Last month I talked about the challenge of filling our volunteer leadership pipeline. This is a multi-faceted challenge that includes the search, identification, and mentoring of potential new leaders. Once we get volunteers to come forward, we need to figure out ways to help them become successful in their leadership roles. This includes training on their specific ISA role and on general leadership as well as on succession planning.
If you think leading a team can be a challenge at work, just imagine being charged with leading a volunteer team. It brings to mind the EDS video about trying to herd cats. The reality is that no one on volunteer teams really “works” for volunteer leaders; it’s all about indirect influence.
Make no mistake, though. ISA is not alone. Every volunteer association is faced with this same challenge. Time is a precious commodity and we all get pulled in many different ways. There is a perception that volunteer work requires a long-term commitment. It is up to us to find ways to change what we are asking volunteers to do and better promote the benefits of becoming a leader. Clearly, there is not a “one-size-fits-all” approach to attract potential leaders. We need to design more appealing, manageable, and flexible commitment options, including those with shared leadership and responsibility roles.
We also need to provide the right technology and tools to make the commitment easier. Today’s volunteers want immediate access to information and resources. They also expect information in various formats. Our younger members, for example, tend to be more entrepreneurial, more skeptical of bureaucratic structures, and more comfortable working alone or in virtual teams. Each generation has differing expectations and we need to be more receptive and responsive to them. This is no easy task for an association like ours, particularly in light of limited financial and support resources. But, regardless, we absolutely need to offer innovative forms of engagement and new ways of connecting and contributing.
The good news is that the ISA Executive Board has recognized and accepted the challenge. We have two task forces researching the critical issues involved and charged with providing recommendations. Below is a brief update on their status. I’d appreciate any suggestions or feedback you may have.
The first task force — the Nominations & Recruitment Task Force (NRTF) chaired by former ISA President, Peggie Koon, Ph.D. — is focused on the following immediate deliverables:
The ISA Executive Board, at the upcoming Fall Leaders Meeting, will consider approving:
The NRTF is also working with the existing OSC to ensure that any recommendations are supported and that they complement their efforts. The NRTF is also soliciting feedback on their work from the Nominating Committee.
The second task force — the Leadership Training Task Force (LTTF) chaired by ISA’s Professional Development Department Vice-President, Jim Garrison—is working with various functional segments of our association to develop training modules relating to ISA-specific volunteer leader roles. The LTTF is also evaluating general leadership skills training.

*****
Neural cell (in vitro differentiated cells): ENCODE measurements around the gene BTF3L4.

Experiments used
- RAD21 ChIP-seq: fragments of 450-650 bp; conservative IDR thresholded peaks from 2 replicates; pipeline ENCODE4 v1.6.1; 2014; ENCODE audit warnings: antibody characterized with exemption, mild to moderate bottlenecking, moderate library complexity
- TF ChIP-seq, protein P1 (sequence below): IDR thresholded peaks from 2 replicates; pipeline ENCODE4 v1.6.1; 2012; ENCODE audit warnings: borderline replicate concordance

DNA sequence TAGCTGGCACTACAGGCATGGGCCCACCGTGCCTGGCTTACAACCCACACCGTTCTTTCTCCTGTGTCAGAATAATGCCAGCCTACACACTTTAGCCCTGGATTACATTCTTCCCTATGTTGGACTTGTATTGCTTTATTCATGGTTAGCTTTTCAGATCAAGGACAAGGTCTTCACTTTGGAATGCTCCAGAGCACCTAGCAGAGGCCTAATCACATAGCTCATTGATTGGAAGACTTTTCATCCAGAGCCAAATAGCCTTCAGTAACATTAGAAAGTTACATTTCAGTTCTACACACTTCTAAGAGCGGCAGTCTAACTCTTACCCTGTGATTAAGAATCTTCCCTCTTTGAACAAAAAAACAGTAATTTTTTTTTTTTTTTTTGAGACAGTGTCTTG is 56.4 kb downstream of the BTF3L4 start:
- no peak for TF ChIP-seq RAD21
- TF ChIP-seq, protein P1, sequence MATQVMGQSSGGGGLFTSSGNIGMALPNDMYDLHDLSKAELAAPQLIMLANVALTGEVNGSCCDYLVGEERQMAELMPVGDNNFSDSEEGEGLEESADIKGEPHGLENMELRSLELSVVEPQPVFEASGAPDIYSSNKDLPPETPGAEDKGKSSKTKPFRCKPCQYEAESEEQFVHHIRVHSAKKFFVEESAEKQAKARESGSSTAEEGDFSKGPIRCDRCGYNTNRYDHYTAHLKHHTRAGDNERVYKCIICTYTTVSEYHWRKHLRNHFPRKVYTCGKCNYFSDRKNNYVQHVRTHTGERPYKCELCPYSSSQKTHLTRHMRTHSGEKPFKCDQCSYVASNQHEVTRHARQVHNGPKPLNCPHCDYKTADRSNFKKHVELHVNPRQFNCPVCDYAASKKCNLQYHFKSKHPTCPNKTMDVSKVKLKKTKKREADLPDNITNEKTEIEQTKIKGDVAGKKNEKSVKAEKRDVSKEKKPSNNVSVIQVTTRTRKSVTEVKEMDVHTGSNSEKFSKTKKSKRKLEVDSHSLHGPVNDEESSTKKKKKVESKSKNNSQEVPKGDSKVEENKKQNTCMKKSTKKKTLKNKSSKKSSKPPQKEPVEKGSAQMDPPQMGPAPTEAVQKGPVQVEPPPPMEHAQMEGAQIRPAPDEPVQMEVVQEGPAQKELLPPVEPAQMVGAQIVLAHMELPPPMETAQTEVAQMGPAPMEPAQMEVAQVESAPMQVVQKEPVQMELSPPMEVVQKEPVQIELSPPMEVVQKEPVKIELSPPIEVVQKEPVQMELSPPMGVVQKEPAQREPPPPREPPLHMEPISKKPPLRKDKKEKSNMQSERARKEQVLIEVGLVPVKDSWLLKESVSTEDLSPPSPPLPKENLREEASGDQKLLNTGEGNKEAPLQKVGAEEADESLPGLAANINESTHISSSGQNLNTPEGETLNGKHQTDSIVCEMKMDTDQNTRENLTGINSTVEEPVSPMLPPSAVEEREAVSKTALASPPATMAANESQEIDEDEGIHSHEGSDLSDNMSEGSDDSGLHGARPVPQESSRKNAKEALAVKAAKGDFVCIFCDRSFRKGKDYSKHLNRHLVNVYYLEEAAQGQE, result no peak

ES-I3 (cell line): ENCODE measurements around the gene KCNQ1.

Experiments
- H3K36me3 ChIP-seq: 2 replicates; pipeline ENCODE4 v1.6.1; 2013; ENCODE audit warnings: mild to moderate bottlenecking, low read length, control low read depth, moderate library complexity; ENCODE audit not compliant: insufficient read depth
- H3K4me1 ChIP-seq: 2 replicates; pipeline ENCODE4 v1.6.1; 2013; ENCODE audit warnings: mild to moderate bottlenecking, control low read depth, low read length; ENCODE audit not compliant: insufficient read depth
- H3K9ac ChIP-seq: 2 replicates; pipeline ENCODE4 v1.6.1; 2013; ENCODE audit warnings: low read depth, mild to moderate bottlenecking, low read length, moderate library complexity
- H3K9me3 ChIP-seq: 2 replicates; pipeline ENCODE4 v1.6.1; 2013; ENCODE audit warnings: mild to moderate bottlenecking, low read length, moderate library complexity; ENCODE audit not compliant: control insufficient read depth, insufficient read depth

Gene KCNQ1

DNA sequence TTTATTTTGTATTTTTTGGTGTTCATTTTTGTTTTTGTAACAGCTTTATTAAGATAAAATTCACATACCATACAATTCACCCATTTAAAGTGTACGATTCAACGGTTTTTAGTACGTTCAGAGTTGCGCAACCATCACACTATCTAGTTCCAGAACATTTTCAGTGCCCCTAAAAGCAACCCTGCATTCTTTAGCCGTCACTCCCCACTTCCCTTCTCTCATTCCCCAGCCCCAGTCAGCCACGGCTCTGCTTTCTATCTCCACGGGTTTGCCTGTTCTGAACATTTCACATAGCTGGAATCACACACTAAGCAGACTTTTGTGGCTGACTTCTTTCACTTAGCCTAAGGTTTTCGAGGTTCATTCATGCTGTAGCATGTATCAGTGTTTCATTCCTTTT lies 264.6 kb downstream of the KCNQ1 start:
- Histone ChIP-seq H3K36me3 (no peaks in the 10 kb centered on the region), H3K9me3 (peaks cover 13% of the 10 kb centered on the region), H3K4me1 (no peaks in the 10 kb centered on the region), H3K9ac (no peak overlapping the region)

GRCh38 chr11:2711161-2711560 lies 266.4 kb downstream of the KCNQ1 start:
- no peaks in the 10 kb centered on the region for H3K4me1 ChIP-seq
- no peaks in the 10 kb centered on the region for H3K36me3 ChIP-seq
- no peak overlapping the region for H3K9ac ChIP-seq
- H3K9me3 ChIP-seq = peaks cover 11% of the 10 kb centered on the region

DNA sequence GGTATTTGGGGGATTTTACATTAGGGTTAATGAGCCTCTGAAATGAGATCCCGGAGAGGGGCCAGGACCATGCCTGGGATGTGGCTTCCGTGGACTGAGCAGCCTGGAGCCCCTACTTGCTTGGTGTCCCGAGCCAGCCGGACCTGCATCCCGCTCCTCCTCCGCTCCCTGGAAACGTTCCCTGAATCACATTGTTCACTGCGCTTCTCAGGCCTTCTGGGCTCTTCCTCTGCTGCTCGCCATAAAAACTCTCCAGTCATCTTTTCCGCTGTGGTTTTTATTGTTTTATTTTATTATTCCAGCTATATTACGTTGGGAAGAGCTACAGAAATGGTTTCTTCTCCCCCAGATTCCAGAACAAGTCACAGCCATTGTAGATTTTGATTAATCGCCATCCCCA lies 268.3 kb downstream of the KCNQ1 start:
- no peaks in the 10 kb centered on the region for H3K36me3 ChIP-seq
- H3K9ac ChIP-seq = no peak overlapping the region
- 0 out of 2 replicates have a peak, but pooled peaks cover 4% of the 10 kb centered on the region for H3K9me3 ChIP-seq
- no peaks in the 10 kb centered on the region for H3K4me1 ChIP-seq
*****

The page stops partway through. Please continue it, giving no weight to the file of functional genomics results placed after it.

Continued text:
It will be important to decide how much training should we develop in house and how much training that’s currently available in the marketplace should be customized to our specific needs.
There is little doubt that online training is the wave of the future. ISA has already made available valuable leader training modules on the Leader Training section of our website. While new seminars are currently in development and will be added once complete, you can now take the following modules:
In closing, I would like to highlight some of the great leadership training sessions that we’ll be offering at our Fall Leaders Meeting in Newport Beach, California from 24-26 September. The insights and information received at these sessions are sure to help you in both your ISA and daytime job roles.
I also want to remind each of you that we have set up an e-mail address — firstname.lastname@example.org — to receive potential leader suggestions. We need your help to make ISA the first and one stop for all automation professionals! Please contact me at President@isa.org to offer your suggestions or to join the team.
Jim Keaveney is northeast regional manager and key account director at Emerson Process Management. He brings a strong track record in automation technologies sales and marketing and business planning to his role as Society president. Jim has been an active ISA member for more than 30 years and has served in numerous leadership positions, including Society treasurer, finance committee chair and District 2 vice president. He has received numerous ISA honors, including the Distinguished Society, District 2 Golden Eagle and Lehigh Valley Section Dannenberg Service awards. He also received a Certificate in Instrumentation from the Philadelphia Section of ISA. Jim received a bachelor’s degree in business administration from Temple University and a master’s degree in business administration from Penn State University.
Connect with Jim:
A version of this article also has been published in ISA Insights.
Source: ISA News